Grisemycin (1), the first sulfur angucyclinone with an unusual ether-bridged system, was isolated from a marine-derived Streptomyces griseus strain M268. Its novel, here cage-like, structure was determined by spectroscopic analysis and single-crystal X-ray diffraction. Compound 1 exhibited modestly selective activity against the HL-60 cell line with an IC50 value of 31.54 μM. Futhermore, the absolute stereochemistry of kiamycin (2), an 1,12-epoxybenz[a]anthracene, previously obtained from the same strain, was established by X-ray diffraction analysis.
Anisotropic lattice movements due to the difference between intralayer and interlayer bonding are observed in the layered transition-metal dichalcogenide 1T-TaSeTe following femtosecond laser pulse excitation. Our ultrafast electron diffraction investigations using 4D-transmission electron microscopy (4D-TEM) clearly reveal that the intensity of Bragg reflection spots often changes remarkably due to the dynamic diffraction effects and anisotropic lattice movement. Importantly, the temporal diffracted intensity from a specific crystallographic plane depends on the deviation parameter s, which is commonly used in the theoretical study of diffraction intensity. Herein, we report on lattice thermalization and structural oscillations in layered 1T-TaSeTe, analyzed by dynamic diffraction theory. Ultrafast alterations of satellite spots arising from the charge density wave in the present system are also briefly discussed.
Coherent X-ray microscopy by phase retrieval of Bragg diffraction intensities enables lattice distortions within a crystal to be imaged at nanometre-scale spatial resolutions in three dimensions. While this capability can be used to resolve structure-property relationships at the nanoscale under working conditions, strict data measurement requirements can limit the application of current approaches. Here, we introduce an efficient method of imaging three-dimensional (3D) nanoscale lattice behaviour and strain fields in crystalline materials with a methodology that we call 3D Bragg projection ptychography (3DBPP). This method enables 3D image reconstruction of a crystal volume from a series of two-dimensional X-ray Bragg coherent intensity diffraction patterns measured at a single incident beam angle. Structural information about the sample is encoded along two reciprocal-space directions normal to the Bragg diffracted exit beam, and along the third dimension in real space by the scanning beam. We present our approach with an analytical derivation, a numerical demonstration, and an experimental reconstruction of lattice distortions in a component of a nanoelectronic prototype device.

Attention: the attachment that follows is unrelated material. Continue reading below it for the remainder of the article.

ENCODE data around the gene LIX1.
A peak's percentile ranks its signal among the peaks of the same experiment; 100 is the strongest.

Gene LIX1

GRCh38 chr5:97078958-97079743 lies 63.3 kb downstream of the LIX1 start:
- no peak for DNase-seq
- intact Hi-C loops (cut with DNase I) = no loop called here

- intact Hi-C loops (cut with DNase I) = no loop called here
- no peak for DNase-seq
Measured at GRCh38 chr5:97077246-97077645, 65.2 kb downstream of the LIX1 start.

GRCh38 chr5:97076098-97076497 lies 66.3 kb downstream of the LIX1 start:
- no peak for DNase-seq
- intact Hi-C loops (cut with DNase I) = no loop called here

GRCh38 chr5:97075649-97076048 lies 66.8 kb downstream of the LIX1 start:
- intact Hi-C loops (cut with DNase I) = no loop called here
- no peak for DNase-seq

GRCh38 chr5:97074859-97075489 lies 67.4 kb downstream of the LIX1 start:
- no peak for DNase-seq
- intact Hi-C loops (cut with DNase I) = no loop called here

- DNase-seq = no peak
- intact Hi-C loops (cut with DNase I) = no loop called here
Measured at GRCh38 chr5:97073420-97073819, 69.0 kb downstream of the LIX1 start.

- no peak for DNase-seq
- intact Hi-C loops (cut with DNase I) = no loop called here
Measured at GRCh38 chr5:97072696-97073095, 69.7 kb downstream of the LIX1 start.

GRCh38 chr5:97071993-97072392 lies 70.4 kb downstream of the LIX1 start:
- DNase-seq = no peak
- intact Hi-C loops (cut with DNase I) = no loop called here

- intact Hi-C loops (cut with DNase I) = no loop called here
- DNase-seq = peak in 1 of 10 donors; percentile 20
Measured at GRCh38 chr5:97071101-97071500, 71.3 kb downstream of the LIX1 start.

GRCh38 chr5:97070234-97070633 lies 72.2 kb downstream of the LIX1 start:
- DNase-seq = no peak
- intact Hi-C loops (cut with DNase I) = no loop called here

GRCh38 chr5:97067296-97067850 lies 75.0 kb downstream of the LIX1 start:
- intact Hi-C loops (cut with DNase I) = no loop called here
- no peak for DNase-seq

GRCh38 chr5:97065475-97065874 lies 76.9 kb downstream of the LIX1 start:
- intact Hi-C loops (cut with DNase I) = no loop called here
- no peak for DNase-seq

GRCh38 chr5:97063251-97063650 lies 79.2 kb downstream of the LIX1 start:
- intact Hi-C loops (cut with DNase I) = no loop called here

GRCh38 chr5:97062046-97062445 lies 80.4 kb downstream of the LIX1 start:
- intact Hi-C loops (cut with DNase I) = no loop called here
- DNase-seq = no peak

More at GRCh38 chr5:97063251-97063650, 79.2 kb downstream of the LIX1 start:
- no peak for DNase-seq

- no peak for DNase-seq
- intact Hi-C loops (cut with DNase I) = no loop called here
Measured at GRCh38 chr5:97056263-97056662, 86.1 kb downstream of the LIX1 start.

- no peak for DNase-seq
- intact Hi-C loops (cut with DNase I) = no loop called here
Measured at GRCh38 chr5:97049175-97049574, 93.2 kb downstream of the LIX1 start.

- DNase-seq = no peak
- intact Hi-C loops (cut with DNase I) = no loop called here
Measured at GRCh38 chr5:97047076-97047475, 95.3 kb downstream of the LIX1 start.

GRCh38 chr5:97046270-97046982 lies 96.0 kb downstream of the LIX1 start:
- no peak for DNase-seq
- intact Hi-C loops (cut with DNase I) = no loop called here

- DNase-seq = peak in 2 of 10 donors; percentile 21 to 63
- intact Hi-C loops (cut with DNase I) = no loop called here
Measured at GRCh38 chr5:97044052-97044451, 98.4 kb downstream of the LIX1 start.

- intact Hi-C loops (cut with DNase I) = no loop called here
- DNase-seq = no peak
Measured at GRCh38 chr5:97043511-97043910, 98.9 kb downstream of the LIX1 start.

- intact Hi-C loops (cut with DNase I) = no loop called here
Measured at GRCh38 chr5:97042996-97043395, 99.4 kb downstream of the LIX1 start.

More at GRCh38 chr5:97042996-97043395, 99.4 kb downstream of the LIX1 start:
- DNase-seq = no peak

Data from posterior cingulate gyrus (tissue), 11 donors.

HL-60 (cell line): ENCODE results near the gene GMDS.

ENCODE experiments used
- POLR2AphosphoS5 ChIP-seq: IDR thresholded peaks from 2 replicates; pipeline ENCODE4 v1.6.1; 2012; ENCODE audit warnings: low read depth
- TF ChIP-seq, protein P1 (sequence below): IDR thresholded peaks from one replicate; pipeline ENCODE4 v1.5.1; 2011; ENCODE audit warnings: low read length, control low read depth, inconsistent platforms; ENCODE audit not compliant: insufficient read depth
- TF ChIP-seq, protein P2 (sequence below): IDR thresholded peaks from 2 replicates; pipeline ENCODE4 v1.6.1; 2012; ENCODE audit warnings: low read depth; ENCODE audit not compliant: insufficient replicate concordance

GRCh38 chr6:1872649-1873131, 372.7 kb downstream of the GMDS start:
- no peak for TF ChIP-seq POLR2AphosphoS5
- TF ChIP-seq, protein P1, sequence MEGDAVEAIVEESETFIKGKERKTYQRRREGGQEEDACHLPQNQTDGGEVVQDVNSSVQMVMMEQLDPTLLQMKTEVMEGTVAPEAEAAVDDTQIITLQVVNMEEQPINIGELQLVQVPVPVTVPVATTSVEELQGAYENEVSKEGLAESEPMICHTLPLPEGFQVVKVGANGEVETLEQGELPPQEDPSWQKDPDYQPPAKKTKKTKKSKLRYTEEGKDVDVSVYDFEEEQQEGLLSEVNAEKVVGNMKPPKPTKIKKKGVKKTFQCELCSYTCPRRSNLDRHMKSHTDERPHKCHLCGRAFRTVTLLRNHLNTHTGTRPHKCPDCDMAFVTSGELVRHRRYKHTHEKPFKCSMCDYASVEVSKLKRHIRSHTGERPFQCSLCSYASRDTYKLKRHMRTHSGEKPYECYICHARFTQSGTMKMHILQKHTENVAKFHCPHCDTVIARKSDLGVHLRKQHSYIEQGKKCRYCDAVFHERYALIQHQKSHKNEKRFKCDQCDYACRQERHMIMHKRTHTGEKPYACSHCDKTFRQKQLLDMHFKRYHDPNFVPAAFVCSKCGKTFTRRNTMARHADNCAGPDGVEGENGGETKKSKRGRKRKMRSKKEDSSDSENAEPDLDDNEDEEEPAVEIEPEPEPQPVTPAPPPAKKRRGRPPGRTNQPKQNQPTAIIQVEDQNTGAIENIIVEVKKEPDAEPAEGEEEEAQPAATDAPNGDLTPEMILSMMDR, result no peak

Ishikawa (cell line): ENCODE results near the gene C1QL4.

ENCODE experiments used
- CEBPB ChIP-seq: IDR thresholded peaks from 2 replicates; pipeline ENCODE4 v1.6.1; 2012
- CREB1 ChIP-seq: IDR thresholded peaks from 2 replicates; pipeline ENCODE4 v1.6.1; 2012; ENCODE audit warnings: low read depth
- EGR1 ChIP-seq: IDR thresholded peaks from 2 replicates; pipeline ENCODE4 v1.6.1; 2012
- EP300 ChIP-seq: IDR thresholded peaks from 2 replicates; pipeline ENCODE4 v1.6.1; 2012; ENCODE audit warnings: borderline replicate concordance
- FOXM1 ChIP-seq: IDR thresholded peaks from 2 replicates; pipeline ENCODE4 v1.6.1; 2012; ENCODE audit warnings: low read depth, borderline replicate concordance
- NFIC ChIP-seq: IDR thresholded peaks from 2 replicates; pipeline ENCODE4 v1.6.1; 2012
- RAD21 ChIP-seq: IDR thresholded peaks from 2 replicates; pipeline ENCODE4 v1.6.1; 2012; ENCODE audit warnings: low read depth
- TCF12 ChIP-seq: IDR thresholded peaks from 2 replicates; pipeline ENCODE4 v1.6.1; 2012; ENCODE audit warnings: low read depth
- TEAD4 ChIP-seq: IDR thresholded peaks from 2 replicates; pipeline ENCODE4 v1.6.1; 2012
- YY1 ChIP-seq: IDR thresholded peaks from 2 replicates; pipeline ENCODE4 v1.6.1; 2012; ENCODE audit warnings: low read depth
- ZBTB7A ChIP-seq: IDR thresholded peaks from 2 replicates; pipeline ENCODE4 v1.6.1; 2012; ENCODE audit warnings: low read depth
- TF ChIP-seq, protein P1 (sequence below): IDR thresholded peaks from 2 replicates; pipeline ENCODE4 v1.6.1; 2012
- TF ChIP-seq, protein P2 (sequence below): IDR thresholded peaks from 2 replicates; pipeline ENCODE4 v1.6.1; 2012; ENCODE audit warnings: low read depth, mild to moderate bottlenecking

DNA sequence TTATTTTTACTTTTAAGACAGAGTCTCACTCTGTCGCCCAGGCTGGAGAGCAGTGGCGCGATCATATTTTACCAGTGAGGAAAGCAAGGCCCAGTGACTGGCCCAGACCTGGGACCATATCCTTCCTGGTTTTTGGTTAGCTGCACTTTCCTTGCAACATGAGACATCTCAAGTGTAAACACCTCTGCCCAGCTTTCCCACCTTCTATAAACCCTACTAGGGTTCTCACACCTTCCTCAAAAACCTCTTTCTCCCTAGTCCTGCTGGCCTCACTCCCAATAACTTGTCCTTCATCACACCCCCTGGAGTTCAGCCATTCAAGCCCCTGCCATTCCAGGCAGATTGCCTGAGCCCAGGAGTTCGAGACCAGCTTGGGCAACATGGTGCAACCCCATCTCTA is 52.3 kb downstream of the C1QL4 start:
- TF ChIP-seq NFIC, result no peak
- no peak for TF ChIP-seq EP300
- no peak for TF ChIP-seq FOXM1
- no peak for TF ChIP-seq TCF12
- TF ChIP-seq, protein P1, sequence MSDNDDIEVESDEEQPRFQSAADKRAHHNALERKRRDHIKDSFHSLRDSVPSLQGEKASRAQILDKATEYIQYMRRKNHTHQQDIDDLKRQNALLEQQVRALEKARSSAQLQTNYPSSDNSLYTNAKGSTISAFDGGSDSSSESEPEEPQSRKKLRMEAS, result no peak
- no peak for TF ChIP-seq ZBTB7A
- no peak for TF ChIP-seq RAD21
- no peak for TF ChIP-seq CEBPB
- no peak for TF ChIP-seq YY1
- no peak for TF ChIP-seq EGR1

- Proceedings of the National Academy of Sciences of the United States of America
- Published over 4 years ago
X-ray diffraction has the potential to provide rich information about the structural dynamics of macromolecules. To realize this potential, both Bragg scattering, which is currently used to derive macromolecular structures, and diffuse scattering, which reports on correlations in charge density variations, must be measured. Until now, measurement of diffuse scattering from protein crystals has been scarce because of the extra effort of collecting diffuse data. Here, we present 3D measurements of diffuse intensity collected from crystals of the enzymes cyclophilin A and trypsin. The measurements were obtained from the same X-ray diffraction images as the Bragg data, using best practices for standard data collection. To model the underlying dynamics in a practical way that could be used during structure refinement, we tested translation-libration-screw (TLS), liquid-like motions (LLM), and coarse-grained normal-modes (NM) models of protein motions. The LLM model provides a global picture of motions and was refined against the diffuse data, whereas the TLS and NM models provide more detailed and distinct descriptions of atom displacements, and only used information from the Bragg data. Whereas different TLS groupings yielded similar Bragg intensities, they yielded different diffuse intensities, none of which agreed well with the data. In contrast, both the LLM and NM models agreed substantially with the diffuse data. These results demonstrate a realistic path to increase the number of diffuse datasets available to the wider biosciences community and indicate that dynamics-inspired NM structural models can simultaneously agree with both Bragg and diffuse scattering.
A dichloromethane extract of the soft coral Rhytisma fulvum fulvum collected in Madagascar afforded a novel compound possessing an unprecedented pentacyclic skeleton, bisdioxycalamenene (1), as well as seven known sesquiterpenes. The structures of the compounds were elucidated using 1D and 2D NMR techniques, as well as high-resolution mass spectrometry. The absolute configuration of 1 was determined using X-ray diffraction analysis and anomalous dispersion effects. The structure elucidation and a possible biogenesis of the compound are discussed.